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I have to admit that what first attracted me to this book was the cover. I was browsing through Waterstones online when I stumbled across it and, armed with a Christmas gift voucher, I added it to my cart without much thought. When I later read the description, I thought it sounded like an interesting read. When it arrived and I decided to read the first couple of pages to get a feel for it, I was sucked in almost immediately.
The style of this book is sort of written as though it were letters, though it becomes quite easy to forget that until the beginning and end of each one, where Zoe addresses Stuart Harris directly. Other than that, it feels like you're just reading a book from the point of view of a fifteen year old girl. This happens to be the main reason that I only gave this book five stars, because I did really enjoy it, but it's a very well written point of view, in that she truly sounds fifteen. There's only so much adolescence I can take as I didn't even like them when I was one!
I should point out right away that I was not at all a fan of Max Morgan. And his attitude throughout the book did nothing to alter that. He felt like a bit of an arse, if I'm honest, and I didn't understand the draw to him at all. Adam, on the other hand, seemed pretty sweet, and I liked the dynamic between him and Zoe from the get-go. Their very first conversation was out of the ordinary, and served as evidence as to their similar characters. I also really liked the portrayal of Soph and Dot, Zoe's younger sisters, though I thought Soph was a lot older than nine until it was actually revealed. Not such a good portrayal of a nine-year-old there. The sisterly relationships were great though, and I thought little deaf Dot was a real cutie.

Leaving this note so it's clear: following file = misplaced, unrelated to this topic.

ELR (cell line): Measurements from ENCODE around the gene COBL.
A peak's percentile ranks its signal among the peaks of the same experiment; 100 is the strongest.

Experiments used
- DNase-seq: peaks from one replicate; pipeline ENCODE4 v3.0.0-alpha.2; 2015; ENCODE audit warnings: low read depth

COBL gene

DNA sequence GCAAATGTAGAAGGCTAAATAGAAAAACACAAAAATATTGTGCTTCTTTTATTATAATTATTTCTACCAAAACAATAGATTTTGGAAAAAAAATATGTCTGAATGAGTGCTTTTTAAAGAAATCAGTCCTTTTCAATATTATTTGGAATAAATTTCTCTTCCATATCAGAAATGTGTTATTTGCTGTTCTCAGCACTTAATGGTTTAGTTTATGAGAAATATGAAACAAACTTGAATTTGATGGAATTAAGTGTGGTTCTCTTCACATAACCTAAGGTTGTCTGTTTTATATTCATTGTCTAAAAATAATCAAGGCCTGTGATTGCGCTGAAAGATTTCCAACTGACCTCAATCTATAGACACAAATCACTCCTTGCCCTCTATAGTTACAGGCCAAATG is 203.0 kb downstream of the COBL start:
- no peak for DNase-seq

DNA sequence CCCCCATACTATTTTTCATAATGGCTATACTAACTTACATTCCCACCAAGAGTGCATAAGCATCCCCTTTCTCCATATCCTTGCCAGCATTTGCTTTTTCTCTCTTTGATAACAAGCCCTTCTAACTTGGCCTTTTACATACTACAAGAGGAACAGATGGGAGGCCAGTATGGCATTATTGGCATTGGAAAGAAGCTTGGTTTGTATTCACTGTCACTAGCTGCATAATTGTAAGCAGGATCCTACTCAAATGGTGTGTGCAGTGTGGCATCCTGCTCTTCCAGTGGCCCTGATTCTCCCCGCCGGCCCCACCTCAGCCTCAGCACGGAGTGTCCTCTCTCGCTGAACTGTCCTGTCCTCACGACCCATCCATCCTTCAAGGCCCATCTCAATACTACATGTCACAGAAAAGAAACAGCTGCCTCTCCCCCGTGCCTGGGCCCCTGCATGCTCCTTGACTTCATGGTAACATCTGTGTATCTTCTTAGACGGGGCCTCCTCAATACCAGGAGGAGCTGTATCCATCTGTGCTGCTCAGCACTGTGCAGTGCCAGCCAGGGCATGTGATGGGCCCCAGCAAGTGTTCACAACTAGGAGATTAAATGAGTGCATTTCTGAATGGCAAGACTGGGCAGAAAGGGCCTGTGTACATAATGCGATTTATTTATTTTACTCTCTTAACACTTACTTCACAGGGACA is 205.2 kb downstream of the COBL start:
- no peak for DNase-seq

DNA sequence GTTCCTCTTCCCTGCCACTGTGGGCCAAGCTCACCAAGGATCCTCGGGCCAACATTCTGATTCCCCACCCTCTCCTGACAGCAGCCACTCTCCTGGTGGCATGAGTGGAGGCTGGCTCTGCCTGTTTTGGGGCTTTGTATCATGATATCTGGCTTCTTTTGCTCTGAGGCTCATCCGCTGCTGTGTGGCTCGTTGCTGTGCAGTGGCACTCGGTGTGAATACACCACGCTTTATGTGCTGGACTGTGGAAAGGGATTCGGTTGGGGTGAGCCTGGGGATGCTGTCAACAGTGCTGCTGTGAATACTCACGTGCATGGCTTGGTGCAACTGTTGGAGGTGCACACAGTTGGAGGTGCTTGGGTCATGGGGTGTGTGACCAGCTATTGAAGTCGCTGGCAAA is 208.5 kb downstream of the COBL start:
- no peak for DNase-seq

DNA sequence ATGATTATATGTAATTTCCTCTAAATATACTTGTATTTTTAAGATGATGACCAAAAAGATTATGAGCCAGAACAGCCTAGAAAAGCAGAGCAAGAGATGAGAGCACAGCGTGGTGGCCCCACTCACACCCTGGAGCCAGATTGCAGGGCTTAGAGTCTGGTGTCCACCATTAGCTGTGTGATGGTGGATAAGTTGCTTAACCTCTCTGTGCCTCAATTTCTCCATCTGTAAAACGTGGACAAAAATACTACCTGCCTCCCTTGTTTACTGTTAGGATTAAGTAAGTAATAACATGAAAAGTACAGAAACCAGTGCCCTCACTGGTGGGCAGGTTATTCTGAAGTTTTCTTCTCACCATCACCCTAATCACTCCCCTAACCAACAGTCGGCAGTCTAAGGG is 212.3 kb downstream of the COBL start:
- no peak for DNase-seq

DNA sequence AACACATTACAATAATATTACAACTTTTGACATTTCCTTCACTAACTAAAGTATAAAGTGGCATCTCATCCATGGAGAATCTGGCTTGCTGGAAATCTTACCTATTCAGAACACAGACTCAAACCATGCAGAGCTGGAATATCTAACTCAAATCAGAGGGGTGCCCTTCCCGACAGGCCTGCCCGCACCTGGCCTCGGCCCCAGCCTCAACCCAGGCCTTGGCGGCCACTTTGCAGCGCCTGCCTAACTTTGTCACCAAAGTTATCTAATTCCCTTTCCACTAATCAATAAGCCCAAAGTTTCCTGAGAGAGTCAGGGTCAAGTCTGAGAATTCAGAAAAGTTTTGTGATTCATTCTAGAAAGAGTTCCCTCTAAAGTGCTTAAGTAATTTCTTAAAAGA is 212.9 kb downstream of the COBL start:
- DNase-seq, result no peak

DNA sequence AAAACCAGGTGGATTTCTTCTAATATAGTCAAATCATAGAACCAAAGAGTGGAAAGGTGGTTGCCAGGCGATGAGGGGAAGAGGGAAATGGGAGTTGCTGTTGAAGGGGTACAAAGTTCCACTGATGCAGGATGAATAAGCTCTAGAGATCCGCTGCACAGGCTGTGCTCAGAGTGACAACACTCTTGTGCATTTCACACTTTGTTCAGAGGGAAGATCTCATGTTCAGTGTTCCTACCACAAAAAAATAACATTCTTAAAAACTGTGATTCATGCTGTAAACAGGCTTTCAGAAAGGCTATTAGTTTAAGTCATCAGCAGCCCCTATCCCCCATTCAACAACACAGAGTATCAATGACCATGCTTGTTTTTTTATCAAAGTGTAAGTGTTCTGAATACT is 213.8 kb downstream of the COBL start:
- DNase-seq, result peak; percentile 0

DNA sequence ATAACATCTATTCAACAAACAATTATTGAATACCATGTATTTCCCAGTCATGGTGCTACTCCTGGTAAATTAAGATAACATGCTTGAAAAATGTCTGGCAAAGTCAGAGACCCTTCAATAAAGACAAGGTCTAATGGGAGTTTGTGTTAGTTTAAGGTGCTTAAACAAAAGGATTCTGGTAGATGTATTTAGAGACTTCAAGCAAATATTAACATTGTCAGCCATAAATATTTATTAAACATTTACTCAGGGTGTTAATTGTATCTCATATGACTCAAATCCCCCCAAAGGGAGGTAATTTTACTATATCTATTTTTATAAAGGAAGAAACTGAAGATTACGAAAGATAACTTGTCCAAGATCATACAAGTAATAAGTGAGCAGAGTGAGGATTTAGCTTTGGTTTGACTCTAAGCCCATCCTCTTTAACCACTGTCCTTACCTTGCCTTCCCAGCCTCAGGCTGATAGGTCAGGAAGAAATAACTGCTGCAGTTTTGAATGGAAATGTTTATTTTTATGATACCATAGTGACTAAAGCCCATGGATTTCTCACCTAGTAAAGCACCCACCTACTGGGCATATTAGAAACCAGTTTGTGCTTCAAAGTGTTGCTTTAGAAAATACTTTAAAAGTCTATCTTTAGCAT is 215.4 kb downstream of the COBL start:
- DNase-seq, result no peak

The plot was really intriguing. Because you find out what Zoe's big secret is within the first couple of pages, I spent the rest of the book speculating who the person she was talking about might be (I guessed right, though I think it becomes quite obvious once you get into it). The need to know why it had happened drove me to finish this book in one sitting.
One thing I was kind of hoping for more and more towards the end of the book was that Zoe would tell Stuart Harris her real name and address in order for him to reply to her letters. I think that would have really made the book pop, having a convicted murderer writing back to a fifteen year old girl about her secret. His perspective would have taken it to another level, and while I understand why it wasn't included (Zoe's fear of him turning up at her door aside), I really do wish it had been.
I've seen a couple of reviews of this book in which people complain about not knowing where the title for this book comes from. That baffled me really, because although it's not a hugely important scene, it is literally taken straight from the book, in which Dot is making her food into clouds in the mountain of ketchup she's squirted onto the plate. It might not have much to do with the plot, but I actually thought it was the perfect title; just weird enough to draw people in if they're looking for something a bit different, but not so weird that it begins to look like the author is trying too hard to be 'cool'.